Tag ‘Responsible and inclusive entrepreneurship’
The European Enterprise Promotion Awards (EEPA) 2017 national campaigns are all underway across Europe. Some of the national deadlines have passed but some are still open so be sure to check whether your country is still accepting applications here!
Today we travel to the Netherlands for the Dutch EEPA 2017 final, where the top five national candidates will compete to represent the Netherlands as national winners. The final is part of the entrepreneurial week currently taking place, during which entrepreneurs and entrepreneurial experts share their knowledge and insights.
The candidates will be judged by a jury which includes: Pieter Waasdorp (Ministry of Economic Affairs, DG Entrepreneurship and Innovation), Toon Buddingh (Incubator entrepreneur) and Hendrik Halbe (Co-founder Get in the Ring). For the first time the jury’s decision will also be supported by an audience vote, which will determine the two winners that go on to compete at European level.
The five candidates are competing across three categories:
|Category 1: Promoting the entrepreneurial spirit|
Category 3: Improving the business environment
Category 5: Responsible and inclusive entrepreneurship
Be sure to follow the latest updates about the ceremony on Twitter and stay tuned to find out who the Dutch national winners will be!
3, 2, 1…. GO! EEPA 2017 is here! Across Europe the EEPA National Coordinators have been working hard to get ready for the 2017 edition of the awards.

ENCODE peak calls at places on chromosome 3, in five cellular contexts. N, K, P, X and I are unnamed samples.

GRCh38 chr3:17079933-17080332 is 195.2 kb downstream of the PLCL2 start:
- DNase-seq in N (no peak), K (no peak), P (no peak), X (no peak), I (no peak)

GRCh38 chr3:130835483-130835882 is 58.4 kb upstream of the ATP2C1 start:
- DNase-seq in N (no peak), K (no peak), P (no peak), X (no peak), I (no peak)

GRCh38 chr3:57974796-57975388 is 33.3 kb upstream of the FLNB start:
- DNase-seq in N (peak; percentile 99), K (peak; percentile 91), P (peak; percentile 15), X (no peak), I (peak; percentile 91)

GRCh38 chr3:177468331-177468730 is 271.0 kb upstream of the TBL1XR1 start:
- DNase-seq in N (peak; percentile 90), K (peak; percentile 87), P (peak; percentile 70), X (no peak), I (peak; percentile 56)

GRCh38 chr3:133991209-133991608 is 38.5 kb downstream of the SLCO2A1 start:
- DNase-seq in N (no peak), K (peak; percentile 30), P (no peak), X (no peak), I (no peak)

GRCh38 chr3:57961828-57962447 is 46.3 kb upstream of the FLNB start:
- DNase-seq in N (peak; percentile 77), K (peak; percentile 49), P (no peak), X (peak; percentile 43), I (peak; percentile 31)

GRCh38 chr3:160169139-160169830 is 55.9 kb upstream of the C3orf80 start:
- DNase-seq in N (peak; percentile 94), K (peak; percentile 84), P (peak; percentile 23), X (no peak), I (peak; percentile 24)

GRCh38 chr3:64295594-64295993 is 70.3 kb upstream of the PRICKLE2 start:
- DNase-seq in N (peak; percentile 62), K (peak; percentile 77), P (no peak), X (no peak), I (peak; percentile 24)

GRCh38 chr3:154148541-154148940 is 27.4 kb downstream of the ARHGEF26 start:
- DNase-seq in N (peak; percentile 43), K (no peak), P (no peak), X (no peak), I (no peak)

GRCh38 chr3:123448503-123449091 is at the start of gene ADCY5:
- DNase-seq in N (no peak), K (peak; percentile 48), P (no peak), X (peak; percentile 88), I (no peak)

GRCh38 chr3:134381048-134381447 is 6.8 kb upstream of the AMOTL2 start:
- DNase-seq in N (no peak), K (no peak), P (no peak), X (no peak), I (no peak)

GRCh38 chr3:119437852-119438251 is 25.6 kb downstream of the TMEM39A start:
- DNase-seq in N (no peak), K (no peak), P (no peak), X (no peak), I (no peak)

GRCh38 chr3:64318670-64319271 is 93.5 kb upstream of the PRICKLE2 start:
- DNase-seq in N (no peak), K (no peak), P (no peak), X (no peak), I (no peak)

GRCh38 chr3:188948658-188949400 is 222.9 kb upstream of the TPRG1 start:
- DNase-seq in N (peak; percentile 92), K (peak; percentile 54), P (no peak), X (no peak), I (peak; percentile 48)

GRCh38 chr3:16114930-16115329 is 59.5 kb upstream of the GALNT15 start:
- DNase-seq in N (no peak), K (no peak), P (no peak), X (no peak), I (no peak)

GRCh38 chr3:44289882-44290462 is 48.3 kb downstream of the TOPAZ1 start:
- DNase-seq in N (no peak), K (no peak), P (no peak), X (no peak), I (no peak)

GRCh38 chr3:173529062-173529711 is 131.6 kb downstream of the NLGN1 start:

Throughout 2017 there will be important dates to remember, starting with today, 23rd February, which marks the opening of EEPA 2017 by the European Commission. The national deadlines will differ across countries but will all be before the European deadline for submissions, on the 3rd of July. This will be followed by the Jury meeting and the announcement of the shortlist by the end of September. Finally, the prestigious awards ceremony will take place on the 23rd of November in the Estonian capital Tallinn as part of the SME Assembly.
Public bodies and public-private partnerships from across the EU Member States, as well as Iceland, Serbia and Turkey will be competing for the coveted awards, which go to the most imaginative and successful initiatives that support entrepreneurship and small and medium-sized enterprises (SMEs). All the information about the awards and application process can be found on the DG GROW website, and is available in all EU languages except for Irish. For 2017 there is a slight modification to the categories, and Category 5 ‘Supporting the development of green markets and resource efficiency’, has been suspended for one year.
The 2017 active EEPA categories are as follows:
Interested in learning more about EEPA? Want to know what the awards ceremony is like? If you are thinking about applying for an award speak to your national coordinator and be sure to read the EEPA 2016 winner testimonials for some inspiration and advice. For more information about EEPA 2016 take a look at the shortlist and watch the ceremony below!